>>Click here to find out more about my kids eCourse ‘Be Your Own Best Friend’
We have unrealistic expectations about love which leave us feeling empty and dissatisfied
I also teach families how to rewrite their blueprint for healthy love because so many of us are living a lie.
Our wonky blueprint for love left unnoticed gets passed on
Parents have blind spots (this is their unconscious wounding from childhood) which leaks out in their behaviour.
It’s nobody’s fault. Generational patterns of loving and relating get passed down through families. Sadly, where there is addiction, trauma and abuse, history repeats itself.
Without awareness and healing….
…wonky blueprints produce wonky blueprints
If your childhood leaves you with a wonky blueprint for love, it’s not your fault, but without awareness, it’s very likely you’ll pendulum completely the other way and create a whole new set of problems.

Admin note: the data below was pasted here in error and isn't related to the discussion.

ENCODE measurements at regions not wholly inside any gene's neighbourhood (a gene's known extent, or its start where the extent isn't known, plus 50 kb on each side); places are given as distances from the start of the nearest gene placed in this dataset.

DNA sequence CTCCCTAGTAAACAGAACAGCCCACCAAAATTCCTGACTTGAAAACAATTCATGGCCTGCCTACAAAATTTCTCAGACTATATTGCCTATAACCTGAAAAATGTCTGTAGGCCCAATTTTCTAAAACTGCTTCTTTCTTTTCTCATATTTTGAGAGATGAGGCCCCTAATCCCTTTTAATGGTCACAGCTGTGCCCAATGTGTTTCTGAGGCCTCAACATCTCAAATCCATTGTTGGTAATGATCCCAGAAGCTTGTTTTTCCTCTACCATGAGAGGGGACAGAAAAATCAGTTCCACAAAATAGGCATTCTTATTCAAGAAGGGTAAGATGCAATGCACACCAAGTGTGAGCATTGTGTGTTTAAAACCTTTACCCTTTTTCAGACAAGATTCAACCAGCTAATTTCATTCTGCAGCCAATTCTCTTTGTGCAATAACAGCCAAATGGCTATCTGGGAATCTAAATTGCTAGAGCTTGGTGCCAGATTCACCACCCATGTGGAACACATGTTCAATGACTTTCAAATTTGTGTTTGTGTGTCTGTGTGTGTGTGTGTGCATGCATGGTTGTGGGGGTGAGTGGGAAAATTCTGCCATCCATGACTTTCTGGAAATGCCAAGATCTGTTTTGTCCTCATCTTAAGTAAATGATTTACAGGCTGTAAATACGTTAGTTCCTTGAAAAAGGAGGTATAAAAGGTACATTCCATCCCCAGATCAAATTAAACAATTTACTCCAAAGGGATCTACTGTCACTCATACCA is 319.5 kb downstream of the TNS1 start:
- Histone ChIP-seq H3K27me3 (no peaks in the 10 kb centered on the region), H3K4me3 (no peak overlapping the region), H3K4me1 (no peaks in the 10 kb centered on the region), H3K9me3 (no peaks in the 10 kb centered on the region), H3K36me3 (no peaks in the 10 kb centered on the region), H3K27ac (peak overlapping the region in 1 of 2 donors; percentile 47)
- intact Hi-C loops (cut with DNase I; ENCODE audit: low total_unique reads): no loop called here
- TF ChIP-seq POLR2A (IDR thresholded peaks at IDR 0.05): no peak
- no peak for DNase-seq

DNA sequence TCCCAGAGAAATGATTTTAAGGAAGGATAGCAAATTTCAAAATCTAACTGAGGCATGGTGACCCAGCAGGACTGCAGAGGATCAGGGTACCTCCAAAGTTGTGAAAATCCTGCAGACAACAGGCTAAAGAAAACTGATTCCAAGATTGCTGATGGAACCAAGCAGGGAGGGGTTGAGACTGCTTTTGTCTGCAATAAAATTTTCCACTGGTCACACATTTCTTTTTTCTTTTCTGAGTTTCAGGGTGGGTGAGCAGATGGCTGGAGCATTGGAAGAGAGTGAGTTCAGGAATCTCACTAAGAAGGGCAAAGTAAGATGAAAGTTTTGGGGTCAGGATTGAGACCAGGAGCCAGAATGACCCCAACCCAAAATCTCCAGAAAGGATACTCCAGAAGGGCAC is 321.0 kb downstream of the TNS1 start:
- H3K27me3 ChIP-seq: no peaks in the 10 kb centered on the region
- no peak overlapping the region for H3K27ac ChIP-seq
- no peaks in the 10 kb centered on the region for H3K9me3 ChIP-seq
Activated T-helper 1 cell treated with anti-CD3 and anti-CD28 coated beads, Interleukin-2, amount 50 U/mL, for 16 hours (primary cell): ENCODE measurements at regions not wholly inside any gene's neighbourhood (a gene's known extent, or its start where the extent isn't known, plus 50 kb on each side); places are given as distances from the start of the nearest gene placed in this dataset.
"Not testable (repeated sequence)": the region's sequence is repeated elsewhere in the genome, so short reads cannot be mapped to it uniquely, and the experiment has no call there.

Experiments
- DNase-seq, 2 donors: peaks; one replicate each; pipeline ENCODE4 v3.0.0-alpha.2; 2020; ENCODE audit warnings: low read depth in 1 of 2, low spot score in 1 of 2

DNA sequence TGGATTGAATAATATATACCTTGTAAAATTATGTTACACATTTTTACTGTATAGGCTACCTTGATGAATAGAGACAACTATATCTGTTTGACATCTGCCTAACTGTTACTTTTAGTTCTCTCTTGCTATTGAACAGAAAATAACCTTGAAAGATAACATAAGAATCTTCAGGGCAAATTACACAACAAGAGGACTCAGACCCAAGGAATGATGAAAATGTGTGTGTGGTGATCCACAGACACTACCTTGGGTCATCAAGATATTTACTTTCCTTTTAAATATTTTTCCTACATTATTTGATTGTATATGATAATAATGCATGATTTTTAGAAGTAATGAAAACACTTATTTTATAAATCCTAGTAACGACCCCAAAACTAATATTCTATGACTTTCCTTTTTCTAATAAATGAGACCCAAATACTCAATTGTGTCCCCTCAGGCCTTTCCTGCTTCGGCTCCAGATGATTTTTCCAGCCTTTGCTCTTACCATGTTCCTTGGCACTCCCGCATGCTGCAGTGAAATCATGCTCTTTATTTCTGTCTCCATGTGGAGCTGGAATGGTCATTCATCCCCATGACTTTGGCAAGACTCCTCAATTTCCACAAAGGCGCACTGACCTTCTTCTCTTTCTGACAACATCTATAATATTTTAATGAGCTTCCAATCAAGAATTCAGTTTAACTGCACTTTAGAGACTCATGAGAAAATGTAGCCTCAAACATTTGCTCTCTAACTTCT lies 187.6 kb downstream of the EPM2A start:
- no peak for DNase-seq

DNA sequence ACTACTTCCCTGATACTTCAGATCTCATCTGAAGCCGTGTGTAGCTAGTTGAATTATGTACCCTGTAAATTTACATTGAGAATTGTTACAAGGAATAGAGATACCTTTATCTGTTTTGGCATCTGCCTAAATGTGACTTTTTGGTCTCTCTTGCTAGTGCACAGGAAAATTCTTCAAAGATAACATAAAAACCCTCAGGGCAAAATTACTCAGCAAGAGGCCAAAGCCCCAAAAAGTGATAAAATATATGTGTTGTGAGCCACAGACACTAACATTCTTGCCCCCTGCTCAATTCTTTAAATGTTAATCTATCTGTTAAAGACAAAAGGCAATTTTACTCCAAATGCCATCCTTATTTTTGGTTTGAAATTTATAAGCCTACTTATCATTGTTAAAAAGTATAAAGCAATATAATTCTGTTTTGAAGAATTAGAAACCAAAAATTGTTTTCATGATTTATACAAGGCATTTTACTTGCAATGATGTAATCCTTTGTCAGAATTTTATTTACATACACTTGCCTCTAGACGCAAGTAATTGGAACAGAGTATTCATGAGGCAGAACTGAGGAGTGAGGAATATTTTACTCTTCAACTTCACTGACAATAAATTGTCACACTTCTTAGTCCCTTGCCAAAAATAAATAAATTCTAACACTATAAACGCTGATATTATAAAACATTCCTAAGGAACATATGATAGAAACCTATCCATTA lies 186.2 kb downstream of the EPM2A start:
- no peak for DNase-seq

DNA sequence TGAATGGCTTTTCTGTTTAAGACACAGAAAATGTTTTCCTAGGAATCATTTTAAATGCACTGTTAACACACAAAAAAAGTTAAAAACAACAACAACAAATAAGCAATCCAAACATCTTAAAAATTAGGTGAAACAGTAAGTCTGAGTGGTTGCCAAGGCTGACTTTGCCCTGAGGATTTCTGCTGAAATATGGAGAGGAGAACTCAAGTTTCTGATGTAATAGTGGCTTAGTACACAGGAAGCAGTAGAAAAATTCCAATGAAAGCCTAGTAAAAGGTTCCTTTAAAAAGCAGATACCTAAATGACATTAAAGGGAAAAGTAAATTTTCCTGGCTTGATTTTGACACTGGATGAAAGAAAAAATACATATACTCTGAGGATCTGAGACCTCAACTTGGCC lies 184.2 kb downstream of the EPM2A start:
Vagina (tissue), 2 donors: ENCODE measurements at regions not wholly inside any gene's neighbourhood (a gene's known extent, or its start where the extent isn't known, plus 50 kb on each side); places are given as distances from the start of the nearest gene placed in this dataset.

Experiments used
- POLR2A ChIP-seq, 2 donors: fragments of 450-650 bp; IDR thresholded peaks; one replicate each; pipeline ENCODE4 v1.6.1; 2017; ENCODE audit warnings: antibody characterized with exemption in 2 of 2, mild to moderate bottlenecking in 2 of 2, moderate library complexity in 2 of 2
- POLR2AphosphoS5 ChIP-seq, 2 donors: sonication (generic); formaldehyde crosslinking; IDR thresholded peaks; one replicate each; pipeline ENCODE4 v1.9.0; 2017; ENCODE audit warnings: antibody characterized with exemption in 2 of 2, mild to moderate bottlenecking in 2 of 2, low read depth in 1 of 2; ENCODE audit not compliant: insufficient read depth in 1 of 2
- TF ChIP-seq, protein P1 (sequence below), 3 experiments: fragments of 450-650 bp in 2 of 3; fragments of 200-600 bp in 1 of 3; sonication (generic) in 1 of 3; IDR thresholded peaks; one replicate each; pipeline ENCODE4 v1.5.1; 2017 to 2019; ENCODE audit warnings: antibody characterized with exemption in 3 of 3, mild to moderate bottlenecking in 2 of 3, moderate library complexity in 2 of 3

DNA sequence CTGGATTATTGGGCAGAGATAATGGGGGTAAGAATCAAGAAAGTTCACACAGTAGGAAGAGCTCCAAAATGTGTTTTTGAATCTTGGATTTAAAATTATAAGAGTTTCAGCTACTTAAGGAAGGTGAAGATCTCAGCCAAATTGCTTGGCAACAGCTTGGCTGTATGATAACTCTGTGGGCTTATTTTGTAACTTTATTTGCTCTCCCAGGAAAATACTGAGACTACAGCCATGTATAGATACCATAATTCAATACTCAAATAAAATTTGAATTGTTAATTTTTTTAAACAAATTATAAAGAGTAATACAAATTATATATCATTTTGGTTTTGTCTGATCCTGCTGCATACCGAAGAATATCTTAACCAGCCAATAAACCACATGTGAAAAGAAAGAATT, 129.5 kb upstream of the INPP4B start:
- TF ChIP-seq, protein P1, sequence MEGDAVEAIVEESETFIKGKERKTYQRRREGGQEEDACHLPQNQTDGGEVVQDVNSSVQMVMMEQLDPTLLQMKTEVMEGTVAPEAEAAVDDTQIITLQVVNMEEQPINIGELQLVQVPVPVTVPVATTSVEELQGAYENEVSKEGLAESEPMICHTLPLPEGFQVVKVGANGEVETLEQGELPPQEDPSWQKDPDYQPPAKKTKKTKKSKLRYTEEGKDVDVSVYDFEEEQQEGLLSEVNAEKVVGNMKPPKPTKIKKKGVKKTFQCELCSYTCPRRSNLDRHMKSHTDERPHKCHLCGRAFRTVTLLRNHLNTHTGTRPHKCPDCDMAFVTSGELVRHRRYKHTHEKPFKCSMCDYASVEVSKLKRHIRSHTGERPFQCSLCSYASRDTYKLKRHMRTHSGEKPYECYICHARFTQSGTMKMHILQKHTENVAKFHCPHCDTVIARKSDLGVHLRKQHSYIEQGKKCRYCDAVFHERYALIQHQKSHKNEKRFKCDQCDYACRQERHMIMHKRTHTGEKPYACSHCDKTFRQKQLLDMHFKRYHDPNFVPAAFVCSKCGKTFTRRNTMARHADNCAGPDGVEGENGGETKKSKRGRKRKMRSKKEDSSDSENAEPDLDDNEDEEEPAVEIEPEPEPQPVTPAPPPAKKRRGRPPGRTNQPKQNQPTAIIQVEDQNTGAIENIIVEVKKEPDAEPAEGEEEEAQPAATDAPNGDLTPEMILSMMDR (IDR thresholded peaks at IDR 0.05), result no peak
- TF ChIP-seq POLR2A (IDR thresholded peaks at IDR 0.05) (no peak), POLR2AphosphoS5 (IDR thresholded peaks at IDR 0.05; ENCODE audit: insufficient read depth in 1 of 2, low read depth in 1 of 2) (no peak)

You can see why can’t you?
“However we treat the child, the child will treat the world.” — Pam Leo
School will be the first time your child builds a relationship outside of the family and so if there are red flags here, take note. This is a loud warning of what future partners and relationships could look like.
Children who are bullied attract friends who treat them as less than
It mirrors back to them how little they value themselves. They lose themselves in the friendship and they abandon themselves by going along with what the bully wants. They give away their power by waiting for that person to validate their worth. A bully cannot do that. They’re in a state of lack in those areas too.
It’s like trying to extract apple juice from an orange. STOP seeking love from people who cannot give it to you.
Just like I did, these children grow up with low self-esteem believing that their value lies in what they do and what they achieve. Their weak boundaries mean they tolerate other people’s disrespectful behaviour and they tolerate things they shouldn’t. They over give, they’re overly responsible and they are left depleted and wondering: ‘What’s wrong with me? Why don’t I fit in?’